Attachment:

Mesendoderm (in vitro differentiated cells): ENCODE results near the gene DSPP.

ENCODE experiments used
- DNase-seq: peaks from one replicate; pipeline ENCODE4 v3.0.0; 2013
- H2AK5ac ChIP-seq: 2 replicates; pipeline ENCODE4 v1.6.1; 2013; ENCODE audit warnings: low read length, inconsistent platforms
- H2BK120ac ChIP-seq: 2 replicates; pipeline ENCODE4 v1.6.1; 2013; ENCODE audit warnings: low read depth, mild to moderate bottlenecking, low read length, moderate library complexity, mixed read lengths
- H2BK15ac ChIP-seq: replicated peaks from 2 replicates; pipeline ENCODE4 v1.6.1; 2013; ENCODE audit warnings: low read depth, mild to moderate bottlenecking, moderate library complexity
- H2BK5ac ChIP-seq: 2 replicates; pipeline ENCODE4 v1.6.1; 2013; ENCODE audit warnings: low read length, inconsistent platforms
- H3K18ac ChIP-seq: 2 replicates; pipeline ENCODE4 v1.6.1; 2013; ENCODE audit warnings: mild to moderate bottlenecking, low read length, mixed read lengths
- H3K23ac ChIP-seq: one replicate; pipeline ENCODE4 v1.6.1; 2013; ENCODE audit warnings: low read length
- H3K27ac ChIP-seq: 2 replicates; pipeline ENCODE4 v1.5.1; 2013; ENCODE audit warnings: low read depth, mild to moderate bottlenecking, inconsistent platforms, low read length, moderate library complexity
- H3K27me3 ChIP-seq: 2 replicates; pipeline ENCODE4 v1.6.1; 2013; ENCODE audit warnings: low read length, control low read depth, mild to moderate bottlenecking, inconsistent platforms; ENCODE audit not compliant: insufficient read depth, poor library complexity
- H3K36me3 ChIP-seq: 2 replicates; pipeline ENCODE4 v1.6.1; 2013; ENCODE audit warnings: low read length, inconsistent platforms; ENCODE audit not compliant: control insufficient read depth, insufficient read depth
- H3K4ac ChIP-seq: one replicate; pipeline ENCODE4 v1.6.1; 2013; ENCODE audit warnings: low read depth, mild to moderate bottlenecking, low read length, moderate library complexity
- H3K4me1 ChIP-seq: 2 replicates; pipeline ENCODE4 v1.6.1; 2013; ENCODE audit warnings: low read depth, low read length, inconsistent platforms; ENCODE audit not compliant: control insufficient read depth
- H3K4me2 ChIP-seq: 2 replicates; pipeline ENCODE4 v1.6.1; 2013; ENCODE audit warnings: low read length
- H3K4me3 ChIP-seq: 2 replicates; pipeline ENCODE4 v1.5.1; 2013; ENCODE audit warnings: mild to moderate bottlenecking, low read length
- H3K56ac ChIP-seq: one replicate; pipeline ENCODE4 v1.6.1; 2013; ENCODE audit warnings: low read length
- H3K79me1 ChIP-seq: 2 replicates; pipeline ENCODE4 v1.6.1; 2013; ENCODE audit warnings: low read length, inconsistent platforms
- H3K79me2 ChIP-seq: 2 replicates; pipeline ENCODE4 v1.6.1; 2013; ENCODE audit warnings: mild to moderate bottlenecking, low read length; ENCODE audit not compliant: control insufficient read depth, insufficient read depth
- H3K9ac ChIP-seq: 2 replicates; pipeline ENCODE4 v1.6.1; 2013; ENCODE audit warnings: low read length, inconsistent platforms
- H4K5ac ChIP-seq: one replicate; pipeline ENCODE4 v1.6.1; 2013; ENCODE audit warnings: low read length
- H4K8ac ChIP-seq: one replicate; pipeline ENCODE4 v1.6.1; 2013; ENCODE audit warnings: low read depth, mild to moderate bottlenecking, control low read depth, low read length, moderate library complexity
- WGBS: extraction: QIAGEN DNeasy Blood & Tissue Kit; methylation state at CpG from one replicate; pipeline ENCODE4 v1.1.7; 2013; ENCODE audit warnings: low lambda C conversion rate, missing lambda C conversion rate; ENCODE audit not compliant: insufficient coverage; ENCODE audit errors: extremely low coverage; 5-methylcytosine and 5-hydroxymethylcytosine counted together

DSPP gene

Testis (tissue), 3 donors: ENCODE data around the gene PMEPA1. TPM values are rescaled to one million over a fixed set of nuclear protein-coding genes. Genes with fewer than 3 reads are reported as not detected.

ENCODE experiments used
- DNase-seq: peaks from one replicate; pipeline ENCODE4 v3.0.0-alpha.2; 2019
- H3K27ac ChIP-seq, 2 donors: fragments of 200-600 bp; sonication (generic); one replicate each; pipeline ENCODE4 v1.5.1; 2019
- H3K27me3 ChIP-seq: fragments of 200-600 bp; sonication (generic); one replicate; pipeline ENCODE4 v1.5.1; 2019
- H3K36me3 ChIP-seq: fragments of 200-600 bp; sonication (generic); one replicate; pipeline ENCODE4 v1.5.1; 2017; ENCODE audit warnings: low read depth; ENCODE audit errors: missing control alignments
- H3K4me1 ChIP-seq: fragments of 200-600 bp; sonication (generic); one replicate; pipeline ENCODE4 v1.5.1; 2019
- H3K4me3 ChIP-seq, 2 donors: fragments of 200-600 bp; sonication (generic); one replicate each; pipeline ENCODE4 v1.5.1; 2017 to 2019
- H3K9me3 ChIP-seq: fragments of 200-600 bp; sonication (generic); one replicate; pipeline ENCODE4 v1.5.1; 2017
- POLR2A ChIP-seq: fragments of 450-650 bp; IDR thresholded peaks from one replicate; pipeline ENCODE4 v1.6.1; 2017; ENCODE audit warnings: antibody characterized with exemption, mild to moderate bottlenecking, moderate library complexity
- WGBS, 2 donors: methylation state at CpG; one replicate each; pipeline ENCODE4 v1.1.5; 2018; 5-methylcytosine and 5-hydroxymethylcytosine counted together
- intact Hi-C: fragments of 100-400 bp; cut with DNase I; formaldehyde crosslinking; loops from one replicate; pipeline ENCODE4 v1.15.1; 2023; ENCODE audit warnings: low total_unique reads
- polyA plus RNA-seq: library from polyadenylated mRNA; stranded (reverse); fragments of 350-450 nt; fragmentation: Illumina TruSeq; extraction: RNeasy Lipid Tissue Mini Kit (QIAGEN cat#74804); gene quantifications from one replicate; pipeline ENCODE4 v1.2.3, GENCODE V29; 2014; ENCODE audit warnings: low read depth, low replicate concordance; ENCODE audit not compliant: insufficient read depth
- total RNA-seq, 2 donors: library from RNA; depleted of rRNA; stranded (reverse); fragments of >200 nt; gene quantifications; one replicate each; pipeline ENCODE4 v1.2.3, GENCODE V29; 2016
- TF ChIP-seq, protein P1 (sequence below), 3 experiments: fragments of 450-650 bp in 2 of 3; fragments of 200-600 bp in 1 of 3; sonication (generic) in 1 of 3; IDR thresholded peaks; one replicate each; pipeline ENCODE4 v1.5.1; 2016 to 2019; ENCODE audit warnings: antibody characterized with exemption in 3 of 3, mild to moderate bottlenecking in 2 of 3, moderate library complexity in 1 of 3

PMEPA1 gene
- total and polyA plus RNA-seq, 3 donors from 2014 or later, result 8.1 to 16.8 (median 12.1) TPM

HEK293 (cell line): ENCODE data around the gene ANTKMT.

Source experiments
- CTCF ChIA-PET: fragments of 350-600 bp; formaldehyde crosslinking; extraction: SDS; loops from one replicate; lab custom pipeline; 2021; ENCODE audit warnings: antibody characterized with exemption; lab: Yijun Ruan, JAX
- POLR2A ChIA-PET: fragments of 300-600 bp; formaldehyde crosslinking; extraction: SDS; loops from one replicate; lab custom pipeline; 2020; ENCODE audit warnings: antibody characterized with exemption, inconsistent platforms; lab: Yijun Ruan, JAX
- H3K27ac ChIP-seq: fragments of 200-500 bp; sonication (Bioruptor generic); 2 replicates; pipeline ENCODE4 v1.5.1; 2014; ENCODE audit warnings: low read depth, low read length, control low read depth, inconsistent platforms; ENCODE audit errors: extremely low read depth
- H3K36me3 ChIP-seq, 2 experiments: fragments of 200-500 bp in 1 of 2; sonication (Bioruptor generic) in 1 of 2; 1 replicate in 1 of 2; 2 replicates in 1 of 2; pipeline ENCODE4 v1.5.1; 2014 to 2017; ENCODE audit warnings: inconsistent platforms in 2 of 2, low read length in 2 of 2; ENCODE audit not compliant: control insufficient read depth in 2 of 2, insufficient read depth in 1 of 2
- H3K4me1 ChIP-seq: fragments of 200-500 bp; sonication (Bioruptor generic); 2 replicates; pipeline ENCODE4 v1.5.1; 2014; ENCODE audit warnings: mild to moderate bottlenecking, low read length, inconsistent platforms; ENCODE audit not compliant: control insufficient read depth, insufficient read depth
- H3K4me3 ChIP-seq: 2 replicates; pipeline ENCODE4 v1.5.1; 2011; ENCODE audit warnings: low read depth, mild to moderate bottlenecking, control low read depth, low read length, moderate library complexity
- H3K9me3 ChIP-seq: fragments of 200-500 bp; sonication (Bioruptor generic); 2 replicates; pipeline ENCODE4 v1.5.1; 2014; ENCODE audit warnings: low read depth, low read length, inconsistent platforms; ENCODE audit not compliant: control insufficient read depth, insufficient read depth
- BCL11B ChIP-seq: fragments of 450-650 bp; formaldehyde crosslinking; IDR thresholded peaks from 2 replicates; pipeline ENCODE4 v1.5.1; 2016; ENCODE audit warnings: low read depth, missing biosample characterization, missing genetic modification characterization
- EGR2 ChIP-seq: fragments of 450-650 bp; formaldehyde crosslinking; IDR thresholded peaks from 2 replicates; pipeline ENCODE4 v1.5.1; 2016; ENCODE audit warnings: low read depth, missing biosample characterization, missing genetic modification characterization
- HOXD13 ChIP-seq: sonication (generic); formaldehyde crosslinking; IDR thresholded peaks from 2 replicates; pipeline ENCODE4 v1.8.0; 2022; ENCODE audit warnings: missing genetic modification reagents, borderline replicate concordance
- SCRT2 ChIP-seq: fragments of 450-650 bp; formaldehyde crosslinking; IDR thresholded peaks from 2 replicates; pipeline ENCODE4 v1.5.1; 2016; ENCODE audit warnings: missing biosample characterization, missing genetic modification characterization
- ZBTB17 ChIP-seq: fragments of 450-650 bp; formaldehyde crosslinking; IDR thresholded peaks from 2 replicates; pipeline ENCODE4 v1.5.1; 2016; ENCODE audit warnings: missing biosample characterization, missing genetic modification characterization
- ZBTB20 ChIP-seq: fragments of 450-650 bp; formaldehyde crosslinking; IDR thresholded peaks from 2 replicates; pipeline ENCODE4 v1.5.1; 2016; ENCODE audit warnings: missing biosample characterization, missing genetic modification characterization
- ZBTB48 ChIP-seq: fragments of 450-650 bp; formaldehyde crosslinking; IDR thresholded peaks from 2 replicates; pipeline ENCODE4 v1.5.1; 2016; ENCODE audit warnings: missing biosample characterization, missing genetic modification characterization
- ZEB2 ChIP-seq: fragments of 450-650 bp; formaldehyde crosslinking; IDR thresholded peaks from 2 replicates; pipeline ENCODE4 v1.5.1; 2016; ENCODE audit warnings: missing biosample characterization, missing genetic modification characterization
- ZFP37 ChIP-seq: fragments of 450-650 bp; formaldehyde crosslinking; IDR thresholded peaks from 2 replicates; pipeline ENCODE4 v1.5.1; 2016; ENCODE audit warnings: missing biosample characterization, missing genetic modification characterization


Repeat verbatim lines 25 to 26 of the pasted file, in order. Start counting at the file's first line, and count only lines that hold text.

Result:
Testis (tissue), 3 donors: ENCODE data around the gene PMEPA1. TPM values are rescaled to one million over a fixed set of nuclear protein-coding genes. Genes with fewer than 3 reads are reported as not detected.

ENCODE experiments used